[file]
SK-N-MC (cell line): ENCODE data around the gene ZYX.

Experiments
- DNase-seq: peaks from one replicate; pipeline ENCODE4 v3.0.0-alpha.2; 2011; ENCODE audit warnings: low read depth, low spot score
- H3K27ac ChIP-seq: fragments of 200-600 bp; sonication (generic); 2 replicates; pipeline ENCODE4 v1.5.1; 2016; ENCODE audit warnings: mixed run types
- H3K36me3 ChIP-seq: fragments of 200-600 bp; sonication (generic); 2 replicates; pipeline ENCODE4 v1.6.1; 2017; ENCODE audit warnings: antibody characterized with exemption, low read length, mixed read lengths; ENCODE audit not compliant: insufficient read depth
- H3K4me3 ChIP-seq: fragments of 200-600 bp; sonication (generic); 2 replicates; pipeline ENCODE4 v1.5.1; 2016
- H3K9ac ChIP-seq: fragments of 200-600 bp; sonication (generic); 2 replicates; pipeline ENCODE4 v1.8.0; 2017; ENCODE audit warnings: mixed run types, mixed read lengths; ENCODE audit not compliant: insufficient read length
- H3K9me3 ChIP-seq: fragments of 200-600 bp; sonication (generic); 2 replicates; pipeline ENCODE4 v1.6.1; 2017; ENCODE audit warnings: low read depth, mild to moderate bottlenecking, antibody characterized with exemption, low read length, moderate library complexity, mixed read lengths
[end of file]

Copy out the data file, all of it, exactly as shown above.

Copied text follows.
SK-N-MC (cell line): ENCODE data around the gene ZYX.

Experiments
- DNase-seq: peaks from one replicate; pipeline ENCODE4 v3.0.0-alpha.2; 2011; ENCODE audit warnings: low read depth, low spot score
- H3K27ac ChIP-seq: fragments of 200-600 bp; sonication (generic); 2 replicates; pipeline ENCODE4 v1.5.1; 2016; ENCODE audit warnings: mixed run types
- H3K36me3 ChIP-seq: fragments of 200-600 bp; sonication (generic); 2 replicates; pipeline ENCODE4 v1.6.1; 2017; ENCODE audit warnings: antibody characterized with exemption, low read length, mixed read lengths; ENCODE audit not compliant: insufficient read depth
- H3K4me3 ChIP-seq: fragments of 200-600 bp; sonication (generic); 2 replicates; pipeline ENCODE4 v1.5.1; 2016
- H3K9ac ChIP-seq: fragments of 200-600 bp; sonication (generic); 2 replicates; pipeline ENCODE4 v1.8.0; 2017; ENCODE audit warnings: mixed run types, mixed read lengths; ENCODE audit not compliant: insufficient read length
- H3K9me3 ChIP-seq: fragments of 200-600 bp; sonication (generic); 2 replicates; pipeline ENCODE4 v1.6.1; 2017; ENCODE audit warnings: low read depth, mild to moderate bottlenecking, antibody characterized with exemption, low read length, moderate library complexity, mixed read lengths